Let’s face it, ‘Boyhood’ is a gimmick movie. Richard Linklater sporadically filmed it over a twelve-year period so we could see the child actors in it actually grow-up. If you loved Michael Apted’s ‘Up’ series but wanted more fiction and less wait, Boyhood is for you. But if you just love coming-of-age dramas, I’m not sure I can recommend this one.
All art is political. That’s what they teach you in art school, and it’s what they teach you in criticism school. It’s apparently not what they teach you in internet troll school.
On the subject of female comediennes, A.O. Scott, ‘New York Times’ movie critic, recently wrote, “The ‘can women be funny?’ pseudo-debate of a few years ago, ridiculous at the time, has been settled so decisively it’s as if it never happened…The real issue, in any case, was never the ability of women to get a laugh but rather their right to be as honest as men.” I love A.O. Scott and his writing is brilliant, and I agree with him—the “can women be funny?” argument is a weird pseudo-debate that managed to gain traction on the big world of the web.
When characters on TV shows or in feature films encounter “a scientist,” that person is usually a man. The rare times when actresses play scientists in mainstream films, they’re more likely to be a punchline than a real character, like Denise Richards in the James Bond film ‘The World Is Not Enough.’ Audiences have to look to documentaries like ‘Particle Fever’ (released earlier this year) about the discovery of the Higgs boson, to see women scientists in prominent roles on film. The new Netflix documentary ‘Mission Blue’ focuses on one woman scientist, Sylvia Earle, a former chief at the National Oceanic and Atmospheric Administration (NOAA) and pioneering oceanographer and marine biologist who is on a quest to save the world’s oceans from dying.
Check out what we’ve been reading this week–and let us know what you’ve been reading/writing in the comments!
In her debut feature, 2011’s ‘Sleeping Beauty,’ director Julia Leigh examines consent, voyeurism, and passivity through the character of Lucy, a beautiful college student who sleepwalks through life as if it doesn’t involve her. Lucy becomes a literal Sleeping Beauty when she takes a job that involves her being drugged to unconsciousness while men are allowed to do anything they please to her naked body, with the exception of penetration. She exists in an eroticized, dream-like landscape and the film often feels like a painting come to life.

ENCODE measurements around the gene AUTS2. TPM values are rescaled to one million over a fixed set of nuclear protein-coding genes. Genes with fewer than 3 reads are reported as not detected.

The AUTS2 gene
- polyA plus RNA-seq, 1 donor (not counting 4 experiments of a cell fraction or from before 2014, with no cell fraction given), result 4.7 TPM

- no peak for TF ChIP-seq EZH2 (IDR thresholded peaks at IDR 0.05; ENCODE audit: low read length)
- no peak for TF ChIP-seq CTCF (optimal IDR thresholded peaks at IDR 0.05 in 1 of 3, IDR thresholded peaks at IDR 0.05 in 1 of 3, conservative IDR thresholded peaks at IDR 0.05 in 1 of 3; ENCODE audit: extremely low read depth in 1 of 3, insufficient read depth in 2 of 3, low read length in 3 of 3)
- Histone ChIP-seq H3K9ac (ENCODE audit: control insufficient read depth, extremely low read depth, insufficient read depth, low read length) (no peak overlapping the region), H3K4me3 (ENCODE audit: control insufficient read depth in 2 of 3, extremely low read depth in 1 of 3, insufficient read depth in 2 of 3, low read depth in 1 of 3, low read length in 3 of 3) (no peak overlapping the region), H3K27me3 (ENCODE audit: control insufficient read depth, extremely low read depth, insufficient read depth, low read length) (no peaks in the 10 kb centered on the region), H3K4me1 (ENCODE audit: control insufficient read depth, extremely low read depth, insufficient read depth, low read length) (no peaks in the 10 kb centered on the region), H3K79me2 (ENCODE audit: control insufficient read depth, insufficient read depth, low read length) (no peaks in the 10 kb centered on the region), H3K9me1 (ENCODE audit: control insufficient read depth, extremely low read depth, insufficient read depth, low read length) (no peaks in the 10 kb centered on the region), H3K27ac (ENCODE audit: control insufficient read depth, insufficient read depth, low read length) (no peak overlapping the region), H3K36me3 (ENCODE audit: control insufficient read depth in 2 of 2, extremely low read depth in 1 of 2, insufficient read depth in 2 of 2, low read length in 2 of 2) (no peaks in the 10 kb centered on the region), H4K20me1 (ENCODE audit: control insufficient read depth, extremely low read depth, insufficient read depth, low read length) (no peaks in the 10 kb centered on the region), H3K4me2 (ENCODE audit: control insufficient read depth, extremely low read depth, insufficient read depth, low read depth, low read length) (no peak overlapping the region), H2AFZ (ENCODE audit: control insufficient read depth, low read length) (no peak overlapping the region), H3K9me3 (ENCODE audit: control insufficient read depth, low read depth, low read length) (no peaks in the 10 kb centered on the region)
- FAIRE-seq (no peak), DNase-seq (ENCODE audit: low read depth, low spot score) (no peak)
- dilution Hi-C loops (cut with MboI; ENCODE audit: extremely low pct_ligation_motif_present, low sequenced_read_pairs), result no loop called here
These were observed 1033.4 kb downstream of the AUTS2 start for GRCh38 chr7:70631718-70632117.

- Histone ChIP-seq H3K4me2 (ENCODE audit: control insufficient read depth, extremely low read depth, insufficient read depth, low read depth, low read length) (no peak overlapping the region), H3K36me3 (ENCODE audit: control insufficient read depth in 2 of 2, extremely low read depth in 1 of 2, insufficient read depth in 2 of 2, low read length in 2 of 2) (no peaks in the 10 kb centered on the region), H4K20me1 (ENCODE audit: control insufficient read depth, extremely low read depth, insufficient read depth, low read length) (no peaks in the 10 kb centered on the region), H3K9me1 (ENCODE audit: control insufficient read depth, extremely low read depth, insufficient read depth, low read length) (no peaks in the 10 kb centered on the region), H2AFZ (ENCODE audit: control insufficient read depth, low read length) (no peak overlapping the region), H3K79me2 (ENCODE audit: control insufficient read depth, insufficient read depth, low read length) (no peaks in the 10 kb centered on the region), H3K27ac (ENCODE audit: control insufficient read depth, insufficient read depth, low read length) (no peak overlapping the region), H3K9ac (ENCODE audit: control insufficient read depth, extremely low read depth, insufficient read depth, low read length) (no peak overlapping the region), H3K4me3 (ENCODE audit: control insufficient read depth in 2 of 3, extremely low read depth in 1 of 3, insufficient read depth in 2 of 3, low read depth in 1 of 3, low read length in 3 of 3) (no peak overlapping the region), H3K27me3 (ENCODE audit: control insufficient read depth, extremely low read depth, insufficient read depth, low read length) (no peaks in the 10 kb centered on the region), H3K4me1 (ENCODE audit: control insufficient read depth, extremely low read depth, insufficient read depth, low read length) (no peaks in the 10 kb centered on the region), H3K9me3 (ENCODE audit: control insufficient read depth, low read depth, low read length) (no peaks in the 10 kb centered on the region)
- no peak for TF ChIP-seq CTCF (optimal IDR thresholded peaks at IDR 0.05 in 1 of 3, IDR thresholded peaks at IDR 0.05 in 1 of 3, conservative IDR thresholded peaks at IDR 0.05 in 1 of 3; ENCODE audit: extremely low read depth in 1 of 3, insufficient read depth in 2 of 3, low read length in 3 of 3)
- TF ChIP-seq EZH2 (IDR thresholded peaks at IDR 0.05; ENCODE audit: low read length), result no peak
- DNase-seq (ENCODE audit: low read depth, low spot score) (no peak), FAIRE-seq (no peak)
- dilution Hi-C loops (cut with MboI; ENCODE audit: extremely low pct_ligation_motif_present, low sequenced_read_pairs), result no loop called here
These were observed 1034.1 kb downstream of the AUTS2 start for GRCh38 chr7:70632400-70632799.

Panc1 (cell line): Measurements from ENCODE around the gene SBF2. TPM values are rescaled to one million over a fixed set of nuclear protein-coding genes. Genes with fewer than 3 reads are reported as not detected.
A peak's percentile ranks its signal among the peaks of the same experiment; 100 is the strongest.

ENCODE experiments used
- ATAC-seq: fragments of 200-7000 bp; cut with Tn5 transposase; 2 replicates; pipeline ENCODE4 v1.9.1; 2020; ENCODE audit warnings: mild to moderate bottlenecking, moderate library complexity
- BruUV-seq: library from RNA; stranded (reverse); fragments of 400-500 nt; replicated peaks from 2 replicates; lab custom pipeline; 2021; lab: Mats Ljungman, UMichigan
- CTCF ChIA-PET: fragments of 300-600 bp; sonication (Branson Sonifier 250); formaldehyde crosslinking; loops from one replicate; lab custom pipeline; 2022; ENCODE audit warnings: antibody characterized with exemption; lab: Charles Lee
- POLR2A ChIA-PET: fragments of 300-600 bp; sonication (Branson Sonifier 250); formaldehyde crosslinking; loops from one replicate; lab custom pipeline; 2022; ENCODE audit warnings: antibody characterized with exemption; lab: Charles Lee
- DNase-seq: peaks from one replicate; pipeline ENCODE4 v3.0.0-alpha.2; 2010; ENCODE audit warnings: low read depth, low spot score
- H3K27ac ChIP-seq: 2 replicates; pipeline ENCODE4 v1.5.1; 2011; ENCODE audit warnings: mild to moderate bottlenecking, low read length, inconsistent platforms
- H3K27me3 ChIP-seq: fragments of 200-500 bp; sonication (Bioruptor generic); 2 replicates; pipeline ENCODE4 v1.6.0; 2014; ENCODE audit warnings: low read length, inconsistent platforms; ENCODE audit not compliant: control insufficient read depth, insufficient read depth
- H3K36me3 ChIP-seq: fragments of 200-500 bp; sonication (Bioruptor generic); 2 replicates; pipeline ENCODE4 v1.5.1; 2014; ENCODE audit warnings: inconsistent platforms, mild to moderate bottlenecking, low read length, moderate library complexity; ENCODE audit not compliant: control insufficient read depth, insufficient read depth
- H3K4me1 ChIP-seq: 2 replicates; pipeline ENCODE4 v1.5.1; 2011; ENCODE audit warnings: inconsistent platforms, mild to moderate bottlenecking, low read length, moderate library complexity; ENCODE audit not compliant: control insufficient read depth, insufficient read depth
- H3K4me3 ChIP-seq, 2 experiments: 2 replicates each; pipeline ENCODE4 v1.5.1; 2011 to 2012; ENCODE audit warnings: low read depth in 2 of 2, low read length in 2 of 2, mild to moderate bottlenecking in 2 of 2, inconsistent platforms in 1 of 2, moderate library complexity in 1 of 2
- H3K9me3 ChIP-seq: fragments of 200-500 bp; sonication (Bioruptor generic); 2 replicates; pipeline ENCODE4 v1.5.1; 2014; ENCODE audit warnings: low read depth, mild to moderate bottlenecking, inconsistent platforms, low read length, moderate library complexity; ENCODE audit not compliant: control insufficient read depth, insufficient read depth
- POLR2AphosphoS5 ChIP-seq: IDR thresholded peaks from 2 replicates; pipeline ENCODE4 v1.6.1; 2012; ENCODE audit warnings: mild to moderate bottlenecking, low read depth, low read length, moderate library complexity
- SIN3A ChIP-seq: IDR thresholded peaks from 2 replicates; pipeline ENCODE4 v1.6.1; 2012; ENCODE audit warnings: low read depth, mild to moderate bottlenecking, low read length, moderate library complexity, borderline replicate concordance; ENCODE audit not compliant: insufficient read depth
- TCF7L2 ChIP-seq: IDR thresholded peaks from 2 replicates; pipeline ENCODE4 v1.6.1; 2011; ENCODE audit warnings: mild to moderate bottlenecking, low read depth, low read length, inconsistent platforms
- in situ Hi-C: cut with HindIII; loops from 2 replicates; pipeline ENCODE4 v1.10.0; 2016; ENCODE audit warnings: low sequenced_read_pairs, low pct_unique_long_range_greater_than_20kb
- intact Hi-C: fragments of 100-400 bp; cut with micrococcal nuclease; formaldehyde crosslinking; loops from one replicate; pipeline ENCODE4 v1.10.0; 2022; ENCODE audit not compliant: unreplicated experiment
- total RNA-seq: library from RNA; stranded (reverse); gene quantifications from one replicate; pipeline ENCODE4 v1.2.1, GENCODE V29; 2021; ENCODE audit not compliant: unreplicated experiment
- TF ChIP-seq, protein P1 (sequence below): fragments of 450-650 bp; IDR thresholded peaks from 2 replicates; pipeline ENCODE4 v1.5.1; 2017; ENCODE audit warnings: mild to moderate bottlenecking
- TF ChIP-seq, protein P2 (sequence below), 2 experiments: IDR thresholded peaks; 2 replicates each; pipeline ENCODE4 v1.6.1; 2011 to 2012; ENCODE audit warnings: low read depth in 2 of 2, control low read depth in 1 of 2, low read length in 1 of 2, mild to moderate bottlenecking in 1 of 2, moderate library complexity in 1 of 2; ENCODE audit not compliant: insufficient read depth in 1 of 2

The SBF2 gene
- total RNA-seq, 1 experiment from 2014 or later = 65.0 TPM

Characters play a key role in our individual process of self-discovery. Stories have always been there to help us learn, to see from another’s point of view, or think deeper than before. What makes us human is that we turn these lessons into reflections of what we want. Through the pairing of images and concepts, I can wrap together the “idealized” me. But what happens when I cannot find myself in what I see on screen? What happened to those who lived in times when LGBTQI content was more taboo than it is now? We create.
The fact that I need “cover” for watching this movie is not because it is a “chick flick.” I’m a feminist, so I don’t think things have less value when they are geared towards women. It’s not that its a lowbrow romcom. It’s 2014, and I try to pretend I don’t believe in guilty pleasures. It’s that this lowbrow romcom chick flick appears to presuppose that a woman could have too many sex partners. And I could pretend I watched this so I could tear it apart on this website, but the truth is I wanted to watch a romantic comedy and this one has Anna Faris and Chris Evans in it. Even though I was 90 percent sure it was going to be sexist. That, my friends, is a guilty pleasure.
The control of sex and sexuality was a fascination of the 19th century. In a reaction to the thought to be morally bankrupt licentiousness of the regency period, Victorian sexual values were characterized by repression, control and purity. Fitting as a common theme of the era was man’s victory over nature. It was a time when the medical establishment was obsessed with classifying and categorizing and “disorders” such as homosexuality and hysteria were invented
Although director Matthew Warchus isn’t gay, the screenwriter Stephen Beresford is, which, after seeing the film, my gaydar told me even before I looked up his bio. The film starts and ends with the queer characters, not the working class (mostly) straight people, as the focus. Mark (Ben Schnetzer, who’s from the U.S. but went to drama school in London) keeps a huge, “Thatcher Out” banner hanging from the windows of his flat, rallies his friends and closeted newbie Joe (George MacKay) to collect money for striking coal miners as Lesbians and Gays Support The Miners–LGSM (because in those days most queer groups didn’t acknowledge the participation of bisexual and trans people). “Mining communities are being bullied just like we are,” Mark explains to the others, and the group ends up befriending one village’s striking Welsh miners and their families.
However, Vivian Maier–besides being an obvious genius–remains a mystery. ‘Finding Vivian Maier’ follows the narrative mystery as we pursue the reclusive and eccentric Vivian (or her personas of Ms. Meier, Mayer, Meyer, Meyers, Maier) across the US and through the streets of the 1950s and 1960s, attempting to discover more of a woman who is still unknowable.
For my birthday this year, my partner took me to see the Broadway musical of ‘Matilda,’ which I loved. The cast recording has been in regular rotation on my iPod ever since, and this week I decided to watch the 1996 film again for comparison.